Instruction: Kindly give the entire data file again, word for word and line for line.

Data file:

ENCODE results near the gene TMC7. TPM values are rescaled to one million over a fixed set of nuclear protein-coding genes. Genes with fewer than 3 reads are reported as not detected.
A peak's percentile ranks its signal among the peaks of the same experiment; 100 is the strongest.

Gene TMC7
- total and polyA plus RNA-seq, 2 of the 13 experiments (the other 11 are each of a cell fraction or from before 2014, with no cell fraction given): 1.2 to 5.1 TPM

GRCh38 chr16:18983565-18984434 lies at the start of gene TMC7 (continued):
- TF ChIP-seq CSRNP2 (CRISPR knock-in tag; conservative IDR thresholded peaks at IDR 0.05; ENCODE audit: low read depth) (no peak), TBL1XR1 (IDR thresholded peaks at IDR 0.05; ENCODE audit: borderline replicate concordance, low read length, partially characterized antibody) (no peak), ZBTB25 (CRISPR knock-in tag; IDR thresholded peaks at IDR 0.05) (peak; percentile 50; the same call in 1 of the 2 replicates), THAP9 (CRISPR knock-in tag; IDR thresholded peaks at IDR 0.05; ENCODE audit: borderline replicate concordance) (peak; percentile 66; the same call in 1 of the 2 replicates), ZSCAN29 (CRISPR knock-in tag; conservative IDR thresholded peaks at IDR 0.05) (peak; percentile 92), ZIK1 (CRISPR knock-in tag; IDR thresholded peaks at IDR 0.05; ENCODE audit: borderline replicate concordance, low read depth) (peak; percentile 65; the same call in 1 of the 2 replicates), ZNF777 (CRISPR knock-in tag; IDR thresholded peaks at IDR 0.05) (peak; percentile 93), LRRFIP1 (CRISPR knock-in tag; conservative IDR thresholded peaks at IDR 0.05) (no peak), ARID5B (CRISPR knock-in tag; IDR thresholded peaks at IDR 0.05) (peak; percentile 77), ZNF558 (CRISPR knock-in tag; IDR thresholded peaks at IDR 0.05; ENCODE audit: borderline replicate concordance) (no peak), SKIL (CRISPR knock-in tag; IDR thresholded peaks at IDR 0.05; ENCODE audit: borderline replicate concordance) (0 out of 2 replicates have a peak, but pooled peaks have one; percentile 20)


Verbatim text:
ENCODE results near the gene TMC7. TPM values are rescaled to one million over a fixed set of nuclear protein-coding genes. Genes with fewer than 3 reads are reported as not detected.
A peak's percentile ranks its signal among the peaks of the same experiment; 100 is the strongest.

Gene TMC7
- total and polyA plus RNA-seq, 2 of the 13 experiments (the other 11 are each of a cell fraction or from before 2014, with no cell fraction given): 1.2 to 5.1 TPM

GRCh38 chr16:18983565-18984434 lies at the start of gene TMC7 (continued):
- TF ChIP-seq CSRNP2 (CRISPR knock-in tag; conservative IDR thresholded peaks at IDR 0.05; ENCODE audit: low read depth) (no peak), TBL1XR1 (IDR thresholded peaks at IDR 0.05; ENCODE audit: borderline replicate concordance, low read length, partially characterized antibody) (no peak), ZBTB25 (CRISPR knock-in tag; IDR thresholded peaks at IDR 0.05) (peak; percentile 50; the same call in 1 of the 2 replicates), THAP9 (CRISPR knock-in tag; IDR thresholded peaks at IDR 0.05; ENCODE audit: borderline replicate concordance) (peak; percentile 66; the same call in 1 of the 2 replicates), ZSCAN29 (CRISPR knock-in tag; conservative IDR thresholded peaks at IDR 0.05) (peak; percentile 92), ZIK1 (CRISPR knock-in tag; IDR thresholded peaks at IDR 0.05; ENCODE audit: borderline replicate concordance, low read depth) (peak; percentile 65; the same call in 1 of the 2 replicates), ZNF777 (CRISPR knock-in tag; IDR thresholded peaks at IDR 0.05) (peak; percentile 93), LRRFIP1 (CRISPR knock-in tag; conservative IDR thresholded peaks at IDR 0.05) (no peak), ARID5B (CRISPR knock-in tag; IDR thresholded peaks at IDR 0.05) (peak; percentile 77), ZNF558 (CRISPR knock-in tag; IDR thresholded peaks at IDR 0.05; ENCODE audit: borderline replicate concordance) (no peak), SKIL (CRISPR knock-in tag; IDR thresholded peaks at IDR 0.05; ENCODE audit: borderline replicate concordance) (0 out of 2 replicates have a peak, but pooled peaks have one; percentile 20)